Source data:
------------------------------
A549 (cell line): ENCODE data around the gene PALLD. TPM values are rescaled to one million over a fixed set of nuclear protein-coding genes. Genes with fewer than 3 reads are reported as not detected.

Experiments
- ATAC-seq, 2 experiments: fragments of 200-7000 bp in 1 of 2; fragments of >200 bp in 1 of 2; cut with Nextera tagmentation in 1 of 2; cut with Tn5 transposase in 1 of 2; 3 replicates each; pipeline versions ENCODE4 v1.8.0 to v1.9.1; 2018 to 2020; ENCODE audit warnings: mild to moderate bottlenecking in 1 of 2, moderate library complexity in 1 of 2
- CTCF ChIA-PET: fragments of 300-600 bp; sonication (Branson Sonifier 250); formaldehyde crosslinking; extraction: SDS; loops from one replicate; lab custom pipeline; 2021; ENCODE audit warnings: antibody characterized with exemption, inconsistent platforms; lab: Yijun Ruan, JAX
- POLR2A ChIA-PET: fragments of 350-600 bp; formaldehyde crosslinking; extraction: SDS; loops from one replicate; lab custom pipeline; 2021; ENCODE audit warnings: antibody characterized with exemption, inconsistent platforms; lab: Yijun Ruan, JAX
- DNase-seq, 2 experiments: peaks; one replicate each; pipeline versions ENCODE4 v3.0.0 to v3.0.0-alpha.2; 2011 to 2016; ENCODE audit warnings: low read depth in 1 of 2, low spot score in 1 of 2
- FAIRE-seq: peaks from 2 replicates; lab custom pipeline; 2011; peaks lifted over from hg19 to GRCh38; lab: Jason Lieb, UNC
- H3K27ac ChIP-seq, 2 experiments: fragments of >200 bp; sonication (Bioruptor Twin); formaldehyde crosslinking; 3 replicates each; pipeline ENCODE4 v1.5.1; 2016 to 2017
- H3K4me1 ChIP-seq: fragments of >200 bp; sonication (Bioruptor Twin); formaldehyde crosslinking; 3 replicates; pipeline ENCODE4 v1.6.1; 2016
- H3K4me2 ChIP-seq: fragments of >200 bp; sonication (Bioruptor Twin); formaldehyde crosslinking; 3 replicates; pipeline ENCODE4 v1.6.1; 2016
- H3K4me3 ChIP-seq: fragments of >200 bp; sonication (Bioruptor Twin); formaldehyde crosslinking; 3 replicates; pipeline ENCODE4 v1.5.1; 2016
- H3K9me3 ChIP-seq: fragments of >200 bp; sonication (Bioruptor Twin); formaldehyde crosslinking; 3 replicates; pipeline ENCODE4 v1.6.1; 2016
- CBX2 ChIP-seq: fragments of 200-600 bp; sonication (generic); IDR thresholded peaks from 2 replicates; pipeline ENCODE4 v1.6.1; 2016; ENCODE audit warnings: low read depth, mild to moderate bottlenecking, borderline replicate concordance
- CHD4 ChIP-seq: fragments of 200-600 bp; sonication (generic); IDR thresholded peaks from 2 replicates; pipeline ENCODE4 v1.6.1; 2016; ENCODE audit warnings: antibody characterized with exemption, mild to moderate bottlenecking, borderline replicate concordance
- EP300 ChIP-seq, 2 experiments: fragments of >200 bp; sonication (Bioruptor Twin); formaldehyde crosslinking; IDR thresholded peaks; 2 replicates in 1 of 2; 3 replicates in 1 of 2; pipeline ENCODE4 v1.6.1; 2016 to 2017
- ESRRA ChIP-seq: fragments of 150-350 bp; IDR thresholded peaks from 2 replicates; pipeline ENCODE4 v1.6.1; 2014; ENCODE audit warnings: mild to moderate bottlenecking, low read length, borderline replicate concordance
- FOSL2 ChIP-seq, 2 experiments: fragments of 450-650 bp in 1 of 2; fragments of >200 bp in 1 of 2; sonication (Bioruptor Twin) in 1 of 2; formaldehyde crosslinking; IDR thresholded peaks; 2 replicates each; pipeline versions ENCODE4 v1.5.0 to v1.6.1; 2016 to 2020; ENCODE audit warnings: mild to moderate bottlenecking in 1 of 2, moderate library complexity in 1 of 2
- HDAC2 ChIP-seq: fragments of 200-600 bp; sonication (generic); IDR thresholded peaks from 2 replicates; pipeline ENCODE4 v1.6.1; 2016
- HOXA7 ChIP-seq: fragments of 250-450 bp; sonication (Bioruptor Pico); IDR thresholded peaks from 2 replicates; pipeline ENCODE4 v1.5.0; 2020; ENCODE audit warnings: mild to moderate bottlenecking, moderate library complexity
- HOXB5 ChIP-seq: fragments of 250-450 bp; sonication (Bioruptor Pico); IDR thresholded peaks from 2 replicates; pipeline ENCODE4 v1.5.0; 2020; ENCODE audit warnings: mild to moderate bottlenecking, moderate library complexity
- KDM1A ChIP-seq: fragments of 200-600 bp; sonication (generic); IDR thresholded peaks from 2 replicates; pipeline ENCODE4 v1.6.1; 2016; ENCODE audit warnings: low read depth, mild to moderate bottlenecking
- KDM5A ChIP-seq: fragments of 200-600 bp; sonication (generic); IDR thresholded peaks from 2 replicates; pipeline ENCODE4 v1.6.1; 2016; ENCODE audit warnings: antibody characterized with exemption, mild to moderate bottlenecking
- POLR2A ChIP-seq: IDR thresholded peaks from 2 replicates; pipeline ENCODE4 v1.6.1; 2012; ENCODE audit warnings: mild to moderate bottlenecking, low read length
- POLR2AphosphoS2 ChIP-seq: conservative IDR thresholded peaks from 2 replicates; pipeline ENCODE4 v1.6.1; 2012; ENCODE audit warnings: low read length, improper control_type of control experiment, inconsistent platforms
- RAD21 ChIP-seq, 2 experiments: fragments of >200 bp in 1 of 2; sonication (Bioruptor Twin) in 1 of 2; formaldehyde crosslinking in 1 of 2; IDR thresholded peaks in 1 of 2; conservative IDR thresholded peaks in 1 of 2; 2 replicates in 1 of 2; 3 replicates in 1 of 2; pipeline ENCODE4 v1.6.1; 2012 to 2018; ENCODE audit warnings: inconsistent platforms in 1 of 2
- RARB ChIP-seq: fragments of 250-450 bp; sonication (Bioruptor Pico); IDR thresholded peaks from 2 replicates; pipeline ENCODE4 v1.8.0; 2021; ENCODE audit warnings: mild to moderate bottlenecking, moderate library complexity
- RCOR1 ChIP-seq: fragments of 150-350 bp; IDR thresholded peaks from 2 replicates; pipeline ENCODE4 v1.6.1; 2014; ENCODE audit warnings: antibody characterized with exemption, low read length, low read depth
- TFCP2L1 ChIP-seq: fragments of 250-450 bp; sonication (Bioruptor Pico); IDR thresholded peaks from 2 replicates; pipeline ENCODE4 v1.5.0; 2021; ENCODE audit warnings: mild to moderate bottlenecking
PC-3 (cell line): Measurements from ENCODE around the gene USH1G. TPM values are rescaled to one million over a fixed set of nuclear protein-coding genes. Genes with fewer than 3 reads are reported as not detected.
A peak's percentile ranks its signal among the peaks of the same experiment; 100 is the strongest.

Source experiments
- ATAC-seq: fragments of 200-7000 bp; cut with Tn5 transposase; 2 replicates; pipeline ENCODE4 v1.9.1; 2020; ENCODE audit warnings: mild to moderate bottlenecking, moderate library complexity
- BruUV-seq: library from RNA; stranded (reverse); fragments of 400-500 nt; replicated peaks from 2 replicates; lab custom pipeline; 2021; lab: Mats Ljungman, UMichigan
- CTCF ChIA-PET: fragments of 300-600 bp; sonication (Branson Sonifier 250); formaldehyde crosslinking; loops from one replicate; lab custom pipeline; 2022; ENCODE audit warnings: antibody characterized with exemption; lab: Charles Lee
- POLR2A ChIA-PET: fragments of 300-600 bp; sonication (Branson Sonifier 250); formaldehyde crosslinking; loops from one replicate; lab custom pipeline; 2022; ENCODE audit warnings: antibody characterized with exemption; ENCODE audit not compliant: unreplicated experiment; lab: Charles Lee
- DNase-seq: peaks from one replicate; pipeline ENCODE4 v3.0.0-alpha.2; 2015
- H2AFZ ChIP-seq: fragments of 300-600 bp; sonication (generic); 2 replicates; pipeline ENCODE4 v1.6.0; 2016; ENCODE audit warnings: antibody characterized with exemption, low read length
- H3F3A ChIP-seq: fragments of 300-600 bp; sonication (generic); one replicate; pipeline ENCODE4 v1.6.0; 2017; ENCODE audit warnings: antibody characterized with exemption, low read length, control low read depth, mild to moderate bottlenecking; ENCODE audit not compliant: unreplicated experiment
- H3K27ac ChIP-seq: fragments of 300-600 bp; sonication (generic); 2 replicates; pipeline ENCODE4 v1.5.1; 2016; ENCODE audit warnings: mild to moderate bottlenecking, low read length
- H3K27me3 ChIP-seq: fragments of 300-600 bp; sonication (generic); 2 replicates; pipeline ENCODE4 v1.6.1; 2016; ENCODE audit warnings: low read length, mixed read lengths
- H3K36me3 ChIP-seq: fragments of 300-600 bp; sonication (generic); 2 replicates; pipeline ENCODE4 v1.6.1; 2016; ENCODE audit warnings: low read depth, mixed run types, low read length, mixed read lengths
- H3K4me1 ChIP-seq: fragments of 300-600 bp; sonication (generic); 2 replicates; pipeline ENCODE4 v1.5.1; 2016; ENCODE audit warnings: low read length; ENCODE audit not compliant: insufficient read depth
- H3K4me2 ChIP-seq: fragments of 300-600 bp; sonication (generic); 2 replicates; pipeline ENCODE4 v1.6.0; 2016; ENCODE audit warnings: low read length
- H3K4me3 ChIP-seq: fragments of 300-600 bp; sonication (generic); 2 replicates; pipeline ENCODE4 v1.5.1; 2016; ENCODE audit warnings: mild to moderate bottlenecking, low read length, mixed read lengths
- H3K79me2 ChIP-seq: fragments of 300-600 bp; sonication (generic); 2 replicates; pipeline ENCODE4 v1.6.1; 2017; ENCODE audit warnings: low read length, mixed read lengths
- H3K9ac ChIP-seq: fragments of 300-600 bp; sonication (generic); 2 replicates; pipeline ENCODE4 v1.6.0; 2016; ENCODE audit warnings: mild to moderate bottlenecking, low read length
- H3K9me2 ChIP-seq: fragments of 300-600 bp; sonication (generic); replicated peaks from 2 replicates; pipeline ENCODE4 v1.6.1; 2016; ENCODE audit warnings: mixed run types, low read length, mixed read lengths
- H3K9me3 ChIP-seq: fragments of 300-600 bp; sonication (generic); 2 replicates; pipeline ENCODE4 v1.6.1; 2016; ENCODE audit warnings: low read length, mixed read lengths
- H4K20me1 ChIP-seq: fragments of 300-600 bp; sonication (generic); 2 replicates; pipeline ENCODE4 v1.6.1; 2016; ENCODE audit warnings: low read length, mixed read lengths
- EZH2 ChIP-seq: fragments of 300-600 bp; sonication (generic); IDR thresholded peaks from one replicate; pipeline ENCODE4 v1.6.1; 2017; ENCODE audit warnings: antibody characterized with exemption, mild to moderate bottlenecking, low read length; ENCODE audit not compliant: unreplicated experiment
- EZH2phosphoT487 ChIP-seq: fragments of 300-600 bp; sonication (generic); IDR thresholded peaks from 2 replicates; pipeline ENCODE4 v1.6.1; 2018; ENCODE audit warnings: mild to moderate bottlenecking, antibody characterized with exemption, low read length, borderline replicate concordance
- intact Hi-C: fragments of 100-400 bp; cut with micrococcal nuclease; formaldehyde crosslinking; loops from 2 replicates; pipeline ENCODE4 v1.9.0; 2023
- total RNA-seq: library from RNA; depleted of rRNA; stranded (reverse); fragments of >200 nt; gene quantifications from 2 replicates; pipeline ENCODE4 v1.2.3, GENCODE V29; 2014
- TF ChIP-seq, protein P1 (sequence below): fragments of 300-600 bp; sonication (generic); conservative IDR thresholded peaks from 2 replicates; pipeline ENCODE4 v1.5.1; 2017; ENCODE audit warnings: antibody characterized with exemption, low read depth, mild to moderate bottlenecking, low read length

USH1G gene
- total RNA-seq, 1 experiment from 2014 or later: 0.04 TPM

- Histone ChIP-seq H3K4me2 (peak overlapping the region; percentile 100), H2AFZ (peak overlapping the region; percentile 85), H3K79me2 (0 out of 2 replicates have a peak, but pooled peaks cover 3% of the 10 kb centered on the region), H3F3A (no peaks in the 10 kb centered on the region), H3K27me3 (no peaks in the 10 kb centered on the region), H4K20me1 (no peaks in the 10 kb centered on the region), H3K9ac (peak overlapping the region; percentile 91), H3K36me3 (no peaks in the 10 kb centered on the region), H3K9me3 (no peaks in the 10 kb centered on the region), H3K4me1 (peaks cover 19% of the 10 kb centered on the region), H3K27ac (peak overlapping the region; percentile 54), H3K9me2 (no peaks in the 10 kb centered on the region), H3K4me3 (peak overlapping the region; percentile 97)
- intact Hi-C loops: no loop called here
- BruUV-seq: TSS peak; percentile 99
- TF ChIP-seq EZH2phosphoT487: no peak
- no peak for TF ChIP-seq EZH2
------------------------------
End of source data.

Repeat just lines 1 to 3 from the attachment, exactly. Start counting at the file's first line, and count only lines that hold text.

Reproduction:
A549 (cell line): ENCODE data around the gene PALLD. TPM values are rescaled to one million over a fixed set of nuclear protein-coding genes. Genes with fewer than 3 reads are reported as not detected.

Experiments
- ATAC-seq, 2 experiments: fragments of 200-7000 bp in 1 of 2; fragments of >200 bp in 1 of 2; cut with Nextera tagmentation in 1 of 2; cut with Tn5 transposase in 1 of 2; 3 replicates each; pipeline versions ENCODE4 v1.8.0 to v1.9.1; 2018 to 2020; ENCODE audit warnings: mild to moderate bottlenecking in 1 of 2, moderate library complexity in 1 of 2